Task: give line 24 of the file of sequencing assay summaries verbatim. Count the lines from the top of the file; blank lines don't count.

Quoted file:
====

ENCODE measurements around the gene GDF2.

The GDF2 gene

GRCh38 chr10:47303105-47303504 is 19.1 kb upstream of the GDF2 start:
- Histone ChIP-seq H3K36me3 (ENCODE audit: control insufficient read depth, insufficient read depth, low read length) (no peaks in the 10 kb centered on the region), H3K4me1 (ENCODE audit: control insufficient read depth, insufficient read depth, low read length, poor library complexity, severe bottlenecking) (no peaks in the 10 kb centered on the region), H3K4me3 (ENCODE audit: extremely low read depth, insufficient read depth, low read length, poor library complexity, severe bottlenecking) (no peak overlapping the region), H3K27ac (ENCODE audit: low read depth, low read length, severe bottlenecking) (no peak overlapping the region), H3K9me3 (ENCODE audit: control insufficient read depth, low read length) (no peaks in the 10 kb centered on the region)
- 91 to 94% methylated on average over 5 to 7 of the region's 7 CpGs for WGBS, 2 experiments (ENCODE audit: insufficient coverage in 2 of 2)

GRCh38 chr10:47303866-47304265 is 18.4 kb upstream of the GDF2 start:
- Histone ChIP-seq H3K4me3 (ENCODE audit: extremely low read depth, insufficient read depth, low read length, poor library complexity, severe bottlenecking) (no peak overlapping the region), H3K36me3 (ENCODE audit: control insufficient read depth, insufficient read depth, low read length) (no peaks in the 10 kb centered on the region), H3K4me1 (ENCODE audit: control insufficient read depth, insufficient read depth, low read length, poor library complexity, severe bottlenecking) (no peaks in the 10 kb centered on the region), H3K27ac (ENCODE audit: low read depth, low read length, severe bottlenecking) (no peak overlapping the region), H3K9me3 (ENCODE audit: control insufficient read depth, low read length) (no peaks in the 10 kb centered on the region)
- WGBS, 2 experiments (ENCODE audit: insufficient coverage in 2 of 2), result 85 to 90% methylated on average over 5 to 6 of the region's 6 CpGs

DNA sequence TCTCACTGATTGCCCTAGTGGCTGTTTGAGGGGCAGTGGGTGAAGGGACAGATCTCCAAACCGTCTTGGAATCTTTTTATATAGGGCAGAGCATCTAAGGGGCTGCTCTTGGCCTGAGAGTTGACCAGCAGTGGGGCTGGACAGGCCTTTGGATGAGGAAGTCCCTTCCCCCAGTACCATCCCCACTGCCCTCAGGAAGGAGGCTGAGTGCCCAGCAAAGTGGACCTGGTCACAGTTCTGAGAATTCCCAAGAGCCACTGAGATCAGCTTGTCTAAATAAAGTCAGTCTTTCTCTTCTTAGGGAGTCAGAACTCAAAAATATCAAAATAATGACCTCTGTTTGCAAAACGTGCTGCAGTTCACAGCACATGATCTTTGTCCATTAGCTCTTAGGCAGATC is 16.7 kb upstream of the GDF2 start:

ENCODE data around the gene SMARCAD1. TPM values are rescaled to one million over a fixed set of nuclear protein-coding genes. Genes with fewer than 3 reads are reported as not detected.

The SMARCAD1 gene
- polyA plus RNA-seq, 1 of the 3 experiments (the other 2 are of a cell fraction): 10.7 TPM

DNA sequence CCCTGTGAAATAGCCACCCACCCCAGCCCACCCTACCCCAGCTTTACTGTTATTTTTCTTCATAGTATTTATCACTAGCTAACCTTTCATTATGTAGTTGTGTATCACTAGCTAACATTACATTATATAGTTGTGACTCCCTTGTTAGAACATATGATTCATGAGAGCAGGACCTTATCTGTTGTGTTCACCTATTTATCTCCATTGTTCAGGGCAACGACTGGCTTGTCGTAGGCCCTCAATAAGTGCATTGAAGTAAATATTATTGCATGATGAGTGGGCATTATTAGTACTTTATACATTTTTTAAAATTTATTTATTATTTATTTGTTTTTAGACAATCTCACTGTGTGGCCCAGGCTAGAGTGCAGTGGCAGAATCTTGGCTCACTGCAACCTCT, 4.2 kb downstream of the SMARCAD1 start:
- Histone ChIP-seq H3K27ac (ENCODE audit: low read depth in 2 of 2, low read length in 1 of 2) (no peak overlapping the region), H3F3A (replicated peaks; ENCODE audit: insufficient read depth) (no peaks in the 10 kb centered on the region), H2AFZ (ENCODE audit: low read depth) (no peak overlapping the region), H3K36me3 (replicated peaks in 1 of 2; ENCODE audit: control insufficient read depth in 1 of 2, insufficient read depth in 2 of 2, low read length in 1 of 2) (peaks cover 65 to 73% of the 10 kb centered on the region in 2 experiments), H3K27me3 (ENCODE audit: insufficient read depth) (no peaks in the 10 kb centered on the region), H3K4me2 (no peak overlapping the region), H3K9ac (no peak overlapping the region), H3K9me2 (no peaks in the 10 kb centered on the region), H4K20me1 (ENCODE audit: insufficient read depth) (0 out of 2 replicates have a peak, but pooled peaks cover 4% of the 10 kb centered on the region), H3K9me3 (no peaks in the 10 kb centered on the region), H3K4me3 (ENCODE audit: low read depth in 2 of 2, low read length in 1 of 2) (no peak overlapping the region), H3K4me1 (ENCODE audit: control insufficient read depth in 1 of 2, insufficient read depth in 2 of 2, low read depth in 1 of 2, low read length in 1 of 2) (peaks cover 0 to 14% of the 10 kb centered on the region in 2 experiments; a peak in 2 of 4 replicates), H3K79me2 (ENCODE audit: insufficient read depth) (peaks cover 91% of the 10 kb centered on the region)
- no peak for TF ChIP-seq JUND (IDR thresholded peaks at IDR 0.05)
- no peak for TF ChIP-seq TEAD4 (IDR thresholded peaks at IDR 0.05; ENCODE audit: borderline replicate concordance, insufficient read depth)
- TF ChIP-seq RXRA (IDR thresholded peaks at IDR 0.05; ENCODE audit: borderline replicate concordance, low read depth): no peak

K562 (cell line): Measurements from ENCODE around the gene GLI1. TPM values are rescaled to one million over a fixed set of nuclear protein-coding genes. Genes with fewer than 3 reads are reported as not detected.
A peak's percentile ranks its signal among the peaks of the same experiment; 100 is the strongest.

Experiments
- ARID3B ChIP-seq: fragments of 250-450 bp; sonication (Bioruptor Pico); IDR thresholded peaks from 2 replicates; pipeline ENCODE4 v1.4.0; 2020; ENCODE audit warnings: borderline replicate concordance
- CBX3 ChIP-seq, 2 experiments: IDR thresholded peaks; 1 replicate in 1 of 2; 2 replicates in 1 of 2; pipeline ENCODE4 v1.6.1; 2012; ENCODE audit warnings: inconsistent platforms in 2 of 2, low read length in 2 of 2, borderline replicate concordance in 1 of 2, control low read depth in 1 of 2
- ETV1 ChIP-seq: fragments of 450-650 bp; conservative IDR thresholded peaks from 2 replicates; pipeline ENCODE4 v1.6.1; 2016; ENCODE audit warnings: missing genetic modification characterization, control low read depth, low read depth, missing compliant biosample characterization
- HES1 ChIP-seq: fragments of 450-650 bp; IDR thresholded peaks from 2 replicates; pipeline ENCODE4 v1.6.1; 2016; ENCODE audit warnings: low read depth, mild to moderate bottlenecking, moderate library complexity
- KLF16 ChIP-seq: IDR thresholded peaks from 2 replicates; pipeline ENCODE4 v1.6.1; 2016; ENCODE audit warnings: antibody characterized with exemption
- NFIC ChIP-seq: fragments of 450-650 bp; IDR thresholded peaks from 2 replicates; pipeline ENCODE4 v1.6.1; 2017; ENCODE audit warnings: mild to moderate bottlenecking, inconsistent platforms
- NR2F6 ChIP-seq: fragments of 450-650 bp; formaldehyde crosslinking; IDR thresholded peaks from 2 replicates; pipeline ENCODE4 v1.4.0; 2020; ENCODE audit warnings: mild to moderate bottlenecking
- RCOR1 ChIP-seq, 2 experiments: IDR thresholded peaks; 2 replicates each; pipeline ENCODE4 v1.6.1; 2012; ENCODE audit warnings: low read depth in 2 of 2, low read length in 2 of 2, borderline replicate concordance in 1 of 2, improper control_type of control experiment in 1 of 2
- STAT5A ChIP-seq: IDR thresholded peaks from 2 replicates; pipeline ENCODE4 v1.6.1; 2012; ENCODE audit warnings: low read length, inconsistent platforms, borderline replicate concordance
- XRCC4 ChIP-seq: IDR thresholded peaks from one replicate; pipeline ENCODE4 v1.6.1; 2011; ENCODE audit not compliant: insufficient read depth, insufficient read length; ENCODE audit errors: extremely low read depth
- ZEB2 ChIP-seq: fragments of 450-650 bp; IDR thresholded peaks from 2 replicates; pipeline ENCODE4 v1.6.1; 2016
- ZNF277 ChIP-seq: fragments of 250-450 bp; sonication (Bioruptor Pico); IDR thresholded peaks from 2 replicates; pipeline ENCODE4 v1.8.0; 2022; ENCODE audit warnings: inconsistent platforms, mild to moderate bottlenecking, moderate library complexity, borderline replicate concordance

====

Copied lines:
- HES1 ChIP-seq: fragments of 450-650 bp; IDR thresholded peaks from 2 replicates; pipeline ENCODE4 v1.6.1; 2016; ENCODE audit warnings: low read depth, mild to moderate bottlenecking, moderate library complexity